The making of the Bumblescratch CD
In this first in a series of blogs on the BUMBLESCRATCH cast recording, Robbie looks back on the intense work that went into creating the release and some difficult decisions, not least to do with the physical limitations of a CD.
It was decided early on that we would create a cast recording of BUMBLESCRATCH. The challenge was: what to include and what not to include.
There was one consideration that had to be reconciled: physical limitation. Established in the 1980s, the maximum length of a CD is 74 minutes. If you try to make it longer, the CD might or might not work on some players. BUMBLESCRATCH being a sung-through musical meant we simply couldn’t include every music cue from the show. So we had to be disciplined and, in some cases, I hate to say it, ruthless.
In performance, BUMBLESCRATCH was nearly two hours – 116 minutes to be exact – a lot longer than 74 minutes! And it’s not a well known show, at least not yet. For this reason there really was no commercial justification for producing a double CD. So the plan was to make it a “highlights” album. But the album also had to provide the first time listener with a clear sense of storyline as well.
I believe that Musical Comedy fans are specifically listening for the narrative – the character development. That is to say, they like to know the storyline. If it were a pop album, the songs would be judged one by one, but not so with a show album. I felt I owed my listeners context – and just giving them liner notes wouldn’t suffice. Even some reviewers don’t bother to read the liner notes very thoroughly nowadays. So the choice of songs also had to illuminate the basic storyline and also be varied in style. Just choosing the “best songs” wouldn’t be adequate.
So to start the process of choosing which songs to include, I put together a list of the numbers I most wanted in the album. I discussed my choices with BUMBLESCRATCH director/choreographer Stewart Nicholls and musical director Tom Kelly. We settled on 24 tracks from the show, some of them truncated versions. We cut out dance breaks and instrumental sections, but listeners could get a clear sense of the storyline and a tasty variety of songs.
The songs I most regret taking out of the line-up were “Storyteller”, “The Widow MacGregor”, “Don’t Eat Bad Cheese” and “We Will Live To Be Free”. Poor Teddy Moynihan who had done such a stellar job playing the part of Squabbler in the show and was now relegated to (what would appear to be a chorus part), if all one were judging him on was what was on the CD line-up. I felt particularly awful about those cuts. He was a good sport about it, though, which I will always appreciate.
The week after the show was staged in the West End, we spent two days recording at Angel Studio in (Islington) London – a beautiful space, famous, a place of legend really. Angel, coincidentally was a converted Victorian church. Our recording sessions consisted of two ten-hour days with the full cast and orchestra. Tom’s schedule was draconian out of necessity. There were no five minutes that weren’t spoken for. It was quite an operation.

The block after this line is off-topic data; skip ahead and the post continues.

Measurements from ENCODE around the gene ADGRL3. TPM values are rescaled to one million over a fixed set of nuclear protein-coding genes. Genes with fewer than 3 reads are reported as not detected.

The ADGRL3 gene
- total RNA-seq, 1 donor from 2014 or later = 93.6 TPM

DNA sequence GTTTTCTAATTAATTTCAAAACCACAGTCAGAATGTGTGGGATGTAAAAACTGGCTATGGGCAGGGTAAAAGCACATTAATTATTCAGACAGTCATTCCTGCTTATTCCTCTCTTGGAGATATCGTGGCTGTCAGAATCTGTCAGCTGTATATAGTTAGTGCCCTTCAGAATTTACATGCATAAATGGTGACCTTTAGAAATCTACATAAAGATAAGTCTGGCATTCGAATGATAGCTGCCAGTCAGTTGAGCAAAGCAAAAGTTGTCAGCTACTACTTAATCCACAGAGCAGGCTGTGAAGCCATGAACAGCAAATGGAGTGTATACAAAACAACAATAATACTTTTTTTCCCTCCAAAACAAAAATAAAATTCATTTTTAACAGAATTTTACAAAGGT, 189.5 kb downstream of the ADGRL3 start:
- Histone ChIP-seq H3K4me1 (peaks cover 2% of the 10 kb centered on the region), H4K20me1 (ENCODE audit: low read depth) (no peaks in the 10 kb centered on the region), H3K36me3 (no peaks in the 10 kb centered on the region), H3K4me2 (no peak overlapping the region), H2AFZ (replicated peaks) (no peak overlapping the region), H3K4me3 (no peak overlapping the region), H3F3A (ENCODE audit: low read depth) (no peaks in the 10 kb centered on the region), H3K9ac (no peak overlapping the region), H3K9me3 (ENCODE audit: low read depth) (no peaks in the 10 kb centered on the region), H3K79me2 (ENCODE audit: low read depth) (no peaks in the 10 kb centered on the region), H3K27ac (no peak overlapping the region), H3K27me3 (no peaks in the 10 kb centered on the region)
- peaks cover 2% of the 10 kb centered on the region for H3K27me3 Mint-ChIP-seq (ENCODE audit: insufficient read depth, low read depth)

It was easily the biggest recording session I've ever personally produced. I've attended much bigger sessions on my Dad’s projects. But it’s one thing to watch or even assist; it’s quite another when you’re actually in charge of the sessions. It was a whole new scale of operation for me.
Most of my records have been done with a three or four piece band - a piano, drums and bass, then singers. This was the configuration for the Edinburgh Love Birds album, for example. And it can be a great, full sound! No question! But the BUMBLESCRATCH sessions required a ten-piece orchestra plus conductor – with Love Birds the MD (Musical Director) was also on keys. Not so with BUMBLESCRATCH. It was such a large job, our orchestral contractor (aka “Music Fixer”), Nick Norton Smith was on hand throughout the sessions, just in case we needed to contract the musicians for overtime. Everything had to go by union rules. Working at this scale was at once a thrilling and a daunting process.
After the recording was done, we required additional days for editing and mixing and then mastering. I worked closely with veteran engineer Niall Acott, Tom and Orchestrator/Vocal Arranger Rowland Lee. Rowland was indispensable during this part of the process! There's such a tremendous amount of work that goes into the editing and mixing phase of recording. Mastering was done by another terrific engineer and friend, Kevin Porée. We mastered the CD in his home in Canterbury.
I’m pleased that we were able to include one or two songs from most of the leads. My personal highlights include: “Music of the Spheres” and “My Place in the Sun”, sung by Darren Day; “I Cannot Hear You”, the comedy “patter” song sung by both the main character, Melbourne and his guardian angel, Hookbeard the rat pirate, sung by Darren and Michael Xavier respectively; and “Adorable Me” and “That’s Something” sung by Ilan Galkoff as “Perry”, “Long Long Road” performed by Jessica Martin with the ensemble, “Beautiful Now” performed by our Thamesa, Cathy Read and, “Socrates’ Scorn” featuring Jacob Chapman as Socrates, the King Rat. And two ensemble pieces: “Thank You Sir!” and “At Least A Rat ‘As Got An Excuse!”
BUMBLESCRATCH is officially released on Monday 19 December 2016. It's available to pre-order in physical format from www.SimGProductions.com now and available digitally in early 2017.